The Minnesota Human Rights Act applies to employers who have one or more employees residing and working in Minnesota. Under the Act, certain employers have to provide reasonable accommodations to their employees absent undue hardship on the operation of the business. Minnesota courts might interpret the reasonable accommodation under MHRA to include allowing a patient registered under MML to possess medical marijuana on an employer’s premises so long as the patient is not using it during working hours.

Minnesota Lawful Consumable Products Act (MLCPA)10 

The Minnesota Lawful Consumable Products Act provides that private employers may not refuse to hire a job applicant or discipline or discharge an employee because they engage in or have engaged in the use of lawful consumable products if it takes place off the employer’s premises and during nonworking hours. Since medical marijuana is lawful under state law, employers could be prohibited from adverse action against employees who engaged in such activity. However, as discussed below in Coats. v. Dish Network, the Minnesota courts will have to decide whether the activity must be lawful under both federal and state law.

Interaction with Federal Laws

Medical marijuana is still illegal under the federal Controlled Substance Act (CSA). The U.S. Supreme Court, in Gonzales v. Raich,11 failed to create an exception for medical marijuana. Since that decision, Congress has yet to amend the CSA to include an exception for medical marijuana.

Americans with Disabilities Act (ADA)12

Title I of the ADA prohibits an employer from treating a qualified individual unfavorably on the basis of disability with regard to job application procedures, the hiring, advancement, or discharge of employees, employee compensation, job training, and other terms, conditions, and privileges of employment. Qualified individuals are individuals with a disability and include both employees and job applicants. Under the ADA, discriminating against an individual includes failure to provide a reasonable accommodation. While it is unclear whether employers need to provide reasonable accommodation of possession of medical marijuana under the Minnesota Human Rights Act, the ADA is clear that the employer does not have to provide one. Under the ADA, qualified individuals do not include employees or job applicants currently engaging in use of illegal drugs.13 Because medical marijuana is still illegal under federal law, registry patients are not qualified individuals under the ADA.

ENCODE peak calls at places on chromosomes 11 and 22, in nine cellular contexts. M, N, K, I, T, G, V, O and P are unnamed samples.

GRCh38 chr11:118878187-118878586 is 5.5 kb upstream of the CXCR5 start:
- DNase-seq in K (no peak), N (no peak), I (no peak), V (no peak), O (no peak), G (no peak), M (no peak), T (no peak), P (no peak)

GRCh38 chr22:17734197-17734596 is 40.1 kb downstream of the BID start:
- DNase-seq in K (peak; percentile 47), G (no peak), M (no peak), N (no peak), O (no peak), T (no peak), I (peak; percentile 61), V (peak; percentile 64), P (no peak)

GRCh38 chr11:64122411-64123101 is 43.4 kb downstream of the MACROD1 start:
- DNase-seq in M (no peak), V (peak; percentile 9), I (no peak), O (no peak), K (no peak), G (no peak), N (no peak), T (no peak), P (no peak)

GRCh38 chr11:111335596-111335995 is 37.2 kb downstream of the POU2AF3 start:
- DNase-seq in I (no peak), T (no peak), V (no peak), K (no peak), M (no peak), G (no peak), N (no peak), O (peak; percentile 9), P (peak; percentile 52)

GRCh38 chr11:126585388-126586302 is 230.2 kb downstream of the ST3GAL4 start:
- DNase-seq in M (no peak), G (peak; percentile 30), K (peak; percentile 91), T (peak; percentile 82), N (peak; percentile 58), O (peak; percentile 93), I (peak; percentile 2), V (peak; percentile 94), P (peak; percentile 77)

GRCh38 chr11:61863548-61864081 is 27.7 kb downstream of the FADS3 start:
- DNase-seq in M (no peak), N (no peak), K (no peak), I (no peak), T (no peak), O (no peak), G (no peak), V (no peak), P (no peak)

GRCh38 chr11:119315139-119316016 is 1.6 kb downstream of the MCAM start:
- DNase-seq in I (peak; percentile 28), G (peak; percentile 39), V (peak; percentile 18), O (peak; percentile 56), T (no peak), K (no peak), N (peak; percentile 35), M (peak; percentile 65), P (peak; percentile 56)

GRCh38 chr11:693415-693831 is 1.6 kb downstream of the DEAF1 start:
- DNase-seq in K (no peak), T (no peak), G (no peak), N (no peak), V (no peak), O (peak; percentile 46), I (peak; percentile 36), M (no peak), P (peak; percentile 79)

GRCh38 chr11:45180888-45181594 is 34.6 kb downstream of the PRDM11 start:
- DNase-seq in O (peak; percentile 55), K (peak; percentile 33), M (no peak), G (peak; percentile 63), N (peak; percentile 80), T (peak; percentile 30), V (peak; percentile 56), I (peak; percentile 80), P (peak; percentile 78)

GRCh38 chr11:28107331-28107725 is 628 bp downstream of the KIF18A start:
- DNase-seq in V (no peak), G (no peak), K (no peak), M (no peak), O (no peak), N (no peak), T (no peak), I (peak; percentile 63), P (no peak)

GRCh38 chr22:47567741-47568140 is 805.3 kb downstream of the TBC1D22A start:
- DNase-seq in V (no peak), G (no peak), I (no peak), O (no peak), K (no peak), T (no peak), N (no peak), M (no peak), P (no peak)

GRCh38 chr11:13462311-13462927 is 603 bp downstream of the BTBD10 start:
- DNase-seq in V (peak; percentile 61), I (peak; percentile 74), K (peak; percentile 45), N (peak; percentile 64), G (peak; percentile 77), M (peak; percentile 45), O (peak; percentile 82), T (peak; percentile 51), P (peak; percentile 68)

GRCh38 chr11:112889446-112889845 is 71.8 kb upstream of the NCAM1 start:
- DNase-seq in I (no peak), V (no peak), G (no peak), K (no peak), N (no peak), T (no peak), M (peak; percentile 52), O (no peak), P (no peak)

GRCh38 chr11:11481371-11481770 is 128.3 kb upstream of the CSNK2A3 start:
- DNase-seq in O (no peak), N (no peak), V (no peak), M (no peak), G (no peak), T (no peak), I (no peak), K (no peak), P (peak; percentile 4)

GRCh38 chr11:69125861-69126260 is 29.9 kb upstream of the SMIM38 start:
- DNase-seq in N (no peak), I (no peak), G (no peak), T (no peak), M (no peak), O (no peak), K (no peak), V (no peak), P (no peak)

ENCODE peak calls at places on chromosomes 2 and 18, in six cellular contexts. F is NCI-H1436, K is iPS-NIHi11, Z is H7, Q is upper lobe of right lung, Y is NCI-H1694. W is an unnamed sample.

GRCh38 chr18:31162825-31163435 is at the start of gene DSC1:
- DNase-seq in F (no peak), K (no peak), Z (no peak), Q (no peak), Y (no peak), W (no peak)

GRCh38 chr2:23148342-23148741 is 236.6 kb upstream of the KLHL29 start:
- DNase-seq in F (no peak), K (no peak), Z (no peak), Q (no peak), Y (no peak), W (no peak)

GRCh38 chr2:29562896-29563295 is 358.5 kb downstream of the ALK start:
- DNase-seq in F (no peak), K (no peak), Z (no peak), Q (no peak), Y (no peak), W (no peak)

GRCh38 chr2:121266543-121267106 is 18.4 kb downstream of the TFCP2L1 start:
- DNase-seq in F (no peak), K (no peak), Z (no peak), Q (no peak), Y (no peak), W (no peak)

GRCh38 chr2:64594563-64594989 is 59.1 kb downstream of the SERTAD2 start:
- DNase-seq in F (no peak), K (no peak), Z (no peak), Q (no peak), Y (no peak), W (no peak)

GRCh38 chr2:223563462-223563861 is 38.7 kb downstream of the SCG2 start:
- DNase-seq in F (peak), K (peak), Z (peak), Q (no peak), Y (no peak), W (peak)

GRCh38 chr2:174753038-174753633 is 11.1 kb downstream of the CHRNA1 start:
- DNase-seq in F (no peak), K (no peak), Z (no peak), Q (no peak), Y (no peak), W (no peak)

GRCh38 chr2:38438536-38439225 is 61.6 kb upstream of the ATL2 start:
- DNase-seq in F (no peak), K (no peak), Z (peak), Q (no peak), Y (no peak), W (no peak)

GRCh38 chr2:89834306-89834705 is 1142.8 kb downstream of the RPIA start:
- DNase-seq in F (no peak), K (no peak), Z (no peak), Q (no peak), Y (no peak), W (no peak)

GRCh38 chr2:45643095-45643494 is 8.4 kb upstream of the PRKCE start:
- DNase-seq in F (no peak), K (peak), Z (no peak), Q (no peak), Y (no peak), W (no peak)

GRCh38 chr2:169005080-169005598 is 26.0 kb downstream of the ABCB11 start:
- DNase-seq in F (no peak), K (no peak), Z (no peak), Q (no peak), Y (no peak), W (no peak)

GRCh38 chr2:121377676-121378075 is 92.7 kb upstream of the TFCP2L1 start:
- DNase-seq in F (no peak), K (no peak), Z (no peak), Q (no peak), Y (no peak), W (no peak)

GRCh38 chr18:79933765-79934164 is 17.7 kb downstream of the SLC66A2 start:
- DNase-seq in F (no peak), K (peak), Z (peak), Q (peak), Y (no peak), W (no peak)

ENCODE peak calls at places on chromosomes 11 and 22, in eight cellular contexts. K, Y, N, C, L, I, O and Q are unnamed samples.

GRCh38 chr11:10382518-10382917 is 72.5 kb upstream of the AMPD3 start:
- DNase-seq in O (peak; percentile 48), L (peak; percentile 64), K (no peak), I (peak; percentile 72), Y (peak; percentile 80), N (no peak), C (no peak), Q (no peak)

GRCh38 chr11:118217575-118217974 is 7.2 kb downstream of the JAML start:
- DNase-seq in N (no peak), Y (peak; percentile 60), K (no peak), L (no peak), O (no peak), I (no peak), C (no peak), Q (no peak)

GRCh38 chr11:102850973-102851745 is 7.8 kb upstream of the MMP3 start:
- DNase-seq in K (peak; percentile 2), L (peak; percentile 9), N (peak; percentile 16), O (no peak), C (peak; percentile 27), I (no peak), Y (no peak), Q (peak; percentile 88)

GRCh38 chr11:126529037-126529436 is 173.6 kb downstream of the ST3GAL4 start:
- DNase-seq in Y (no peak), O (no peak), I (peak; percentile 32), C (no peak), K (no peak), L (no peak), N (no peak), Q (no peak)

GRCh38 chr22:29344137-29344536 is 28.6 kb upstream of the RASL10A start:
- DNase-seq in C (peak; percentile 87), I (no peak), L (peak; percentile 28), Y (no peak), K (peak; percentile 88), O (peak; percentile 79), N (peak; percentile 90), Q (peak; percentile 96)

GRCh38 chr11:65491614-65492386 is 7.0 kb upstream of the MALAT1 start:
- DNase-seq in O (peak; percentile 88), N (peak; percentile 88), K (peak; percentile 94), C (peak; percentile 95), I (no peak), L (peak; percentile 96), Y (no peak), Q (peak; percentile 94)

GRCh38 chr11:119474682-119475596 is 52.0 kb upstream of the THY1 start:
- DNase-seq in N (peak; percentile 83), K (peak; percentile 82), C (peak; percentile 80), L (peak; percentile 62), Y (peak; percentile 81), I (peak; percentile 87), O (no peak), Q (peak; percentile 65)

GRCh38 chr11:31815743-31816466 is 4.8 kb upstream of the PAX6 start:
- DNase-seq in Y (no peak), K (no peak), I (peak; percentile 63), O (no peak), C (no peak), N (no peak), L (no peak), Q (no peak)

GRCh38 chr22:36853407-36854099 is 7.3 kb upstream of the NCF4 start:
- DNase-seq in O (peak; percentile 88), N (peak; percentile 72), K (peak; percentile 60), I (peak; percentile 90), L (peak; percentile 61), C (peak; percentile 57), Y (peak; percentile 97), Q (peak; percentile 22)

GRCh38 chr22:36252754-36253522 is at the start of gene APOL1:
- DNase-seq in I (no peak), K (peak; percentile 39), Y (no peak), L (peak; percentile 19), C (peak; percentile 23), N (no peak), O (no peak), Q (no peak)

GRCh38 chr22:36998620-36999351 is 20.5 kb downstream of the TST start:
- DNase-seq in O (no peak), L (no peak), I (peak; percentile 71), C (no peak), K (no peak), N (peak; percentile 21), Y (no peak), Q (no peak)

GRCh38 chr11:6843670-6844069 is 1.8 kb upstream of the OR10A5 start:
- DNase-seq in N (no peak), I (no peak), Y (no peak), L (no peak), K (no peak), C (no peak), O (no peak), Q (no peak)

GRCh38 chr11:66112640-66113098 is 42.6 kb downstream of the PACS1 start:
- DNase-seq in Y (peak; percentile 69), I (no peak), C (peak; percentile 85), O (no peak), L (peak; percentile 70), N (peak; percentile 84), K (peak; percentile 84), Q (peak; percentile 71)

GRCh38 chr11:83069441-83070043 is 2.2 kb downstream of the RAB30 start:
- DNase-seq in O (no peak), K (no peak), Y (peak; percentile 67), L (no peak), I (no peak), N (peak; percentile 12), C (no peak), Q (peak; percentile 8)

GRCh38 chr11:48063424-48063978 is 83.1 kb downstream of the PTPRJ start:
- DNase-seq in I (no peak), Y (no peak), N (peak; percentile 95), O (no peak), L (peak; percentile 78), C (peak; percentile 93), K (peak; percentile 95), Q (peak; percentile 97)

Department of Transportation Laws and Regulations

Federal law requires drug and alcohol testing of safety-sensitive transportation employees in some industries. The Department of Transportation’s regulations do not recognize medical marijuana as a valid medical explanation for a transportation employee’s positive drug test even when it is legal under state law.14 If employees work in an industry subject to Department of Transportation drug testing, then they can be subject to adverse action.

Case Law in Other States

While no case for improper termination or discrimination under MML has yet been brought before the Minnesota courts, courts in other states have generally sided with employers.

Colorado
Coats v. Dish Network, LLC (2015)15

Brandon Coats, a quadriplegic confined to a wheelchair, was issued a state medical marijuana license to treat painful muscle spasms. Coats consumed medical marijuana in accordance with Colorado state law, at his home and after work. He later tested positive for THC, a component of marijuana, during a random drug test required by his employer. Even after informing Dish Network that he was registered to use medical marijuana, the company still fired him for violating the company drug policy. Coats then brought suit claiming that he was protected under Colorado’s lawful activities statute, which is similar to the Minnesota Lawful Consumable Products Act.

The Colorado Supreme Court held that the term “lawful activity” was not restricted in any way, and declined to put a state-law limitation onto the term. It held that in order to be “lawful,” the activity had to be lawful under both state and federal law. Therefore, the Court concluded, Coats was not protected under the statute.

California
Ross v. RagingWire Telecommunications, Inc. (2008)16